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Breaking the Cycle of Addiction – Joy’s Story

At nineteen, even though she stated that she was staunchly “anti drug”, Joy did not understand that she was an addict – that there can be a genetic predisposition towards addiction which often manifests itself as a result of a traumatic event.
Joy Addiction Recovery
Growing up, Joy’s life wasn’t always stable. Originally from Sydney, her parents divorced when she was a child and she moved to Brisbane with her mother and step father. In this time, Joy changed schools three times and spent a lot of time being ferried between the two cities.

When Joy was eighteen, she experienced painful trauma when her best friend passed away. Soon after she began to experiment with drugs, starting with ecstasy and weekend party drugs, quickly progressing to cocaine, and eventually ice.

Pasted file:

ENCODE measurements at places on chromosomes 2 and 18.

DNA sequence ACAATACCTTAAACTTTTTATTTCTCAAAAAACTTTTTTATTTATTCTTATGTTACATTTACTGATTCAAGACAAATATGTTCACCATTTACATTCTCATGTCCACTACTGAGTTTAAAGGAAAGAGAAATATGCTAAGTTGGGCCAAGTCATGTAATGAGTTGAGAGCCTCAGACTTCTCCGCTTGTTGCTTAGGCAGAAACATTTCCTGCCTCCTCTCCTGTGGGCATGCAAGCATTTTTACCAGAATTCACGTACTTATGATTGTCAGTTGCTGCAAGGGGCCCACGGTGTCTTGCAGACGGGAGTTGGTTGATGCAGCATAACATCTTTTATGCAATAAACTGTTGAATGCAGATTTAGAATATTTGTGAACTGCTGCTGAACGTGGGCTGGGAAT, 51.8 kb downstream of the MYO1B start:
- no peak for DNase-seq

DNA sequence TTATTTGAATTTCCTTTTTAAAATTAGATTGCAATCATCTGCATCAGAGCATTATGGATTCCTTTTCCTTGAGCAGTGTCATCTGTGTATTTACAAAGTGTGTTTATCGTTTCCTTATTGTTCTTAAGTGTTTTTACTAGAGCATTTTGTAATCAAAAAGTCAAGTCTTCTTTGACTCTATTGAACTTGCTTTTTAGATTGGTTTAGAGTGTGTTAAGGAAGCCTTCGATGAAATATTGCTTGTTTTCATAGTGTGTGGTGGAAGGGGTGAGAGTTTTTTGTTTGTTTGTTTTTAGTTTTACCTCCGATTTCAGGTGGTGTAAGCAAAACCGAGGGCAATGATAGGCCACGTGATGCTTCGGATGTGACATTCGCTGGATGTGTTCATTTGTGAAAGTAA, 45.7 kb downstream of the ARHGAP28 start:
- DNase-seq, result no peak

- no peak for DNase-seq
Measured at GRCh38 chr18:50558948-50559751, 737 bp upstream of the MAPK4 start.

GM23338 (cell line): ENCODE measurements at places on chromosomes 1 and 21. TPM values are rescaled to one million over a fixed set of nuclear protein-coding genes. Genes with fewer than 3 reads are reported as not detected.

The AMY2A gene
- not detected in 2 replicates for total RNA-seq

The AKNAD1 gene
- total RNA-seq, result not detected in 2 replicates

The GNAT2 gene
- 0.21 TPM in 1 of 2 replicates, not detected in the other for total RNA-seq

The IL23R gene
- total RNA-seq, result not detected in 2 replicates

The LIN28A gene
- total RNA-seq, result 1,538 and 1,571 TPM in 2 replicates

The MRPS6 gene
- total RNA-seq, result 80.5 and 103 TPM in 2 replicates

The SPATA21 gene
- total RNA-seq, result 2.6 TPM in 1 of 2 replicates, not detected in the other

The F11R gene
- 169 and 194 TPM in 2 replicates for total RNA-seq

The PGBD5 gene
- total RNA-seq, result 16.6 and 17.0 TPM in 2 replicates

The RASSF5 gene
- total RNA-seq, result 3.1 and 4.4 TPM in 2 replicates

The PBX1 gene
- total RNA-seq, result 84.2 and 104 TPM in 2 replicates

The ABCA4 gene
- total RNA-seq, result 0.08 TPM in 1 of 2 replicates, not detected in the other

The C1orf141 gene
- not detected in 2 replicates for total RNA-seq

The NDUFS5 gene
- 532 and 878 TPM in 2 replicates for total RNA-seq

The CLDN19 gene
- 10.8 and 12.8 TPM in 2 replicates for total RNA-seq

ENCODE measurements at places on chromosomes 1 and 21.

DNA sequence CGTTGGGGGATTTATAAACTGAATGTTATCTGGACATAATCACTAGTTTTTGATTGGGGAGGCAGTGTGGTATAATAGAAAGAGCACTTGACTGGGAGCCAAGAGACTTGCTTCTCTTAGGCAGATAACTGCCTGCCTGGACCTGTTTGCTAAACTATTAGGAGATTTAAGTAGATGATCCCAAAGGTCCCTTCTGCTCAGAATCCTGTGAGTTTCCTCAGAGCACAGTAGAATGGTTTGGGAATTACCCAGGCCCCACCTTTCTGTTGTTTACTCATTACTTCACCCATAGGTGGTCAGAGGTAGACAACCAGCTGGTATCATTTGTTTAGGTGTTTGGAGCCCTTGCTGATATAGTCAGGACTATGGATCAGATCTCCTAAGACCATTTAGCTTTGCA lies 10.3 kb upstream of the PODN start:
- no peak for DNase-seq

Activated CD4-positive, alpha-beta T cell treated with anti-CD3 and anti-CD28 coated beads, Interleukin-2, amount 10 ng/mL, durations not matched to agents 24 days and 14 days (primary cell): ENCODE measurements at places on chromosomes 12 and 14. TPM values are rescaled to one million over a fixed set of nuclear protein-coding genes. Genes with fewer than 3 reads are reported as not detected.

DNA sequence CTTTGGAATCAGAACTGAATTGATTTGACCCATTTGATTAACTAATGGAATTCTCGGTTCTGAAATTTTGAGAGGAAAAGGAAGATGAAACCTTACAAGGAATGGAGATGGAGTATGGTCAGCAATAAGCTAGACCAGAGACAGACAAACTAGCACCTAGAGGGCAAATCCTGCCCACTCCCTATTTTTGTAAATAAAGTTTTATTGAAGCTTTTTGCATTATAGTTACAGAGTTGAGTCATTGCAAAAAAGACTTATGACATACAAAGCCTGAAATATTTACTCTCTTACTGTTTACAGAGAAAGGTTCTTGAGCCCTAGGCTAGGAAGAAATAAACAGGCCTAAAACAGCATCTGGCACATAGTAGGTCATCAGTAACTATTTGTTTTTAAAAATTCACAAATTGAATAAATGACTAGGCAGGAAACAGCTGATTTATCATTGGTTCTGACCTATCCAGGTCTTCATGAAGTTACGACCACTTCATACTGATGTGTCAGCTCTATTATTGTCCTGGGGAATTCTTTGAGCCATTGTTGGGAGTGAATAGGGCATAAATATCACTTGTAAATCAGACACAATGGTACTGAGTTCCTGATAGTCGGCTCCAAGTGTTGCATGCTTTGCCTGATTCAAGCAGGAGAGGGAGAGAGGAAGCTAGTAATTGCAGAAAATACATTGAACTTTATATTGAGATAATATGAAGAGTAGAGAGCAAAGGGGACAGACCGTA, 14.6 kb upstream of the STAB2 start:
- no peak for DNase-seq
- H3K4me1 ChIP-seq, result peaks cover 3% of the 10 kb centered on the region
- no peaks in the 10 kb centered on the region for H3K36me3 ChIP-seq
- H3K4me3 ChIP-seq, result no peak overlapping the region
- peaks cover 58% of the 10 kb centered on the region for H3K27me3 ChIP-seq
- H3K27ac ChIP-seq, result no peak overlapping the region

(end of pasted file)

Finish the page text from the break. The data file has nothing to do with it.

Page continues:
For Joy, being controlled by drugs made her feel out of control.

She tried her best to remain functional, completing a Cert 3 in hairdressing and a Diploma in Make Up and and tried to keep a job working in retail, and a steady house.

However, this didn’t last. “Eventually everything fell apart,” reports Joy. “The last two years became unmanageable, I couldn’t work, I resorted to crime. I was very unstable.”

Joy further describes life in active addiction. “Everything in life became around getting the next hit. Wake up and try and get the next hit. Everything is around getting the next hit and seeing how much money you could make in a day. As well as the drugs, there was lots of compulsive behaviour that came with it. If I wasn’t using, I was gambling. I was trapped in this cycle for eight years.”